Imagination and Collective Liberation

In our quest for truth we often stick to fact-based reality over emotionally driven idealism, but in our shared human experience we witness the power of the imagined.What is the role of radical imagination in collective liberation? How can we intentionally create the future for which we long and dream?

John Biewen The Long View, I: On Being White

Or Check out the Book – The Radical Imagination: Social Movement Research in the Age of Austerity By Max Haiven and Alex Khasnabish of the Radical Imagination Project
“The idea of the imagination is as evocative as it is elusive. Not only does the imagination allow us to project ourselves beyond our own immediate space and time, it also allows us to envision the future, as individuals and as collectives. The radical imagination, then, is that spark of difference, desire and discontent that can be fanned into the flames of social change. Yet what precisely is the imagination and what might make it ‘radical’? How can it be fostered and cultivated? How can it be studied and what are the possibilities and risks of doing so?

This book seeks to answer these questions at a crucial time. As we enter into a new cycle of struggles marked by a worldwide crisis of social reproduction, scholar-activists Max Haiven and Alex Khasnabish explore the processes and possibilities for cultivating the radical imagination in dark times.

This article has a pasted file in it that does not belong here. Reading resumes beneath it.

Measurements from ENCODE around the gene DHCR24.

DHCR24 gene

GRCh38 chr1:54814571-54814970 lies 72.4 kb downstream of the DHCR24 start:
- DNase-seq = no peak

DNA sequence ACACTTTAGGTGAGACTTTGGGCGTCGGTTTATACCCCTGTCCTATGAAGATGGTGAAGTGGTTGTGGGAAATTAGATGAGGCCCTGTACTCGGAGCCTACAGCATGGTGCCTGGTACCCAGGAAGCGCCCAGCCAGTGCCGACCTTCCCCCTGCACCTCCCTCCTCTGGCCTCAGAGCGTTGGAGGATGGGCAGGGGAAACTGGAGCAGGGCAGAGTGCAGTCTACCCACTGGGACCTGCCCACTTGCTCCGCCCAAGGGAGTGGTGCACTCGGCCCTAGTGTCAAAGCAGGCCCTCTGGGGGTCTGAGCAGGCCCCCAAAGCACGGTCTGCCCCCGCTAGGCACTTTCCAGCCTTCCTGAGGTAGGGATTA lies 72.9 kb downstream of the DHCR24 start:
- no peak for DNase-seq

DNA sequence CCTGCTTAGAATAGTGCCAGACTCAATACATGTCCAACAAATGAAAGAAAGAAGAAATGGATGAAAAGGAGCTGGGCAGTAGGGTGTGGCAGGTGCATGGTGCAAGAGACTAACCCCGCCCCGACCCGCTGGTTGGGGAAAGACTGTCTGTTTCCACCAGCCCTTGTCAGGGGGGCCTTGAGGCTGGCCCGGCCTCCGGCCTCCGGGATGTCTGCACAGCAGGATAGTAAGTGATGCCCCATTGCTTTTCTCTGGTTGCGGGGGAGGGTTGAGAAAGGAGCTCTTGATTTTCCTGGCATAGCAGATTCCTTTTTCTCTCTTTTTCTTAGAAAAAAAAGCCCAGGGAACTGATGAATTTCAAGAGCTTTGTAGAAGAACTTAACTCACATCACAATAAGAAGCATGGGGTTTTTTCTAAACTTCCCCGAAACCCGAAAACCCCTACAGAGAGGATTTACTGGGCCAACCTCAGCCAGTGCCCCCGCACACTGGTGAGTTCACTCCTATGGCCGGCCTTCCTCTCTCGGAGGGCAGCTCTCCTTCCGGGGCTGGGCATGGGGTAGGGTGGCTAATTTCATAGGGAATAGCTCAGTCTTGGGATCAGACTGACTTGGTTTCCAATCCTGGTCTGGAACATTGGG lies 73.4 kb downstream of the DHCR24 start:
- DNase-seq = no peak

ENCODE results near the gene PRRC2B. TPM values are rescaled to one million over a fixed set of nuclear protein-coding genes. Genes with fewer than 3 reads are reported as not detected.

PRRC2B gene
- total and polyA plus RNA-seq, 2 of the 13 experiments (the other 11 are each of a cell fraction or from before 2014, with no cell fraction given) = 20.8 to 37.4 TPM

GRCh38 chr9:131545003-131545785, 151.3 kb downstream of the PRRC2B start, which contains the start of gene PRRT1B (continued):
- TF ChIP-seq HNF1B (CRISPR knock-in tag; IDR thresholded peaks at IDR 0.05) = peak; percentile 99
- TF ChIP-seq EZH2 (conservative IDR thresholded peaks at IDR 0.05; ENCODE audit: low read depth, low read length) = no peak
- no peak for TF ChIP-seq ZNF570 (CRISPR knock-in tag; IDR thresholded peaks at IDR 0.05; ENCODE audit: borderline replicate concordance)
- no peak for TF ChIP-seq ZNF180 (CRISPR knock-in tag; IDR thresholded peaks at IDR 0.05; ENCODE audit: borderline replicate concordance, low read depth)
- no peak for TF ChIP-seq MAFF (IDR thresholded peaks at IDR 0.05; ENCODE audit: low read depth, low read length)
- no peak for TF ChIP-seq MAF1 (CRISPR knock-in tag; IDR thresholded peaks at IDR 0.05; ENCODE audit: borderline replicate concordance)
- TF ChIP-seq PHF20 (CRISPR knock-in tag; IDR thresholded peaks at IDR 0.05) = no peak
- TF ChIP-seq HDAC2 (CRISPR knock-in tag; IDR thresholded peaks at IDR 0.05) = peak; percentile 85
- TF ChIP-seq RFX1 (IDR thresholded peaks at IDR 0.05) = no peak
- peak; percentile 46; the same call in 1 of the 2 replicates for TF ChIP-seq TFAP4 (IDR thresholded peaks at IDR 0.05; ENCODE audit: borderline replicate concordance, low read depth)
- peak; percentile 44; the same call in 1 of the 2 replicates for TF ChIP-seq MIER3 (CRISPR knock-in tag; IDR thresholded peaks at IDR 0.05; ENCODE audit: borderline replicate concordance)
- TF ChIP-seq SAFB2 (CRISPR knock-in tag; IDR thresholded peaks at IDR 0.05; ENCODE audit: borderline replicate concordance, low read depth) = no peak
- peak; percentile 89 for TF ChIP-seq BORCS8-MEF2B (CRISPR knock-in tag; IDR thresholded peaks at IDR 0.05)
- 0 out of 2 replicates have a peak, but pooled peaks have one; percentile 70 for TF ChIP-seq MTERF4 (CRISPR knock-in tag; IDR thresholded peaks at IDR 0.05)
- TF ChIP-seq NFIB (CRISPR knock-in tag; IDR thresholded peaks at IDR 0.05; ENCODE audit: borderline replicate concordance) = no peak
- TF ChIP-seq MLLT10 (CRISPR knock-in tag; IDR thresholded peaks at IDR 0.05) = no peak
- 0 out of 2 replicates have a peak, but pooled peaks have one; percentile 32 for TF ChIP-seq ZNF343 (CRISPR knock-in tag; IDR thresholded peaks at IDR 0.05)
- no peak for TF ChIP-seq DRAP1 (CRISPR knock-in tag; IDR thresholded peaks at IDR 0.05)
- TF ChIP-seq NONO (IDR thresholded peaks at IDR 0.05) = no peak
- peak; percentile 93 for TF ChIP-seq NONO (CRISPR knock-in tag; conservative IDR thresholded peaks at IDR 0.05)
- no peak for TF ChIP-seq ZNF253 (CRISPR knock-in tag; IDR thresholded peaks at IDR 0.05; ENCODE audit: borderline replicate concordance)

A lively and crucial intervention in radical politics, social research and social change, and the collective visions and cultures that inspire them.”

Collective Imagination and Liberation

“We are in an imagination battle. Trayvon Martin and Mike Brown and Renisha McBride and so many others are dead because, in some white imagination, they were dangerous. And that imagination is so respected that those who kill, based on an imagined, radicalized fear of Black people, are rarely held accountable.

Imagination has people thinking they can go from being poor to a millionaire as part of a shared American dream. Imagination turns Brown bombers into terrorists and white bombers into mentally ill victims. Imagination gives us borders, gives us superiority, gives us race as an indicator of ability. I often feel I am trapped inside someone else’s capability. I often feel I am trapped inside someone’ else’s imagination, and I must engage my own imagination in order to break free.” – adrienne maree brown, Emergent Strategy

What happens to a dream deferred? Or all together denied? What happens when an entire nation, already reeling from a pandemic, witnesses a murder before “its” very eyes? Does poetry have anything to say in such a situation? Might a piece of art console us? Might a poem begin to tell a story that we are finally ready to hear? Might that new story heal us? Might new dreams arise?

there is an edge (ode to radical imagination) by adrienne maree brown

There is an edge
Beyond which we cannot grasp the scale
Of our universe.
That border,
That outer boundary
Is imagination.
The only known edge of existence
The only one we can prove by universal experience –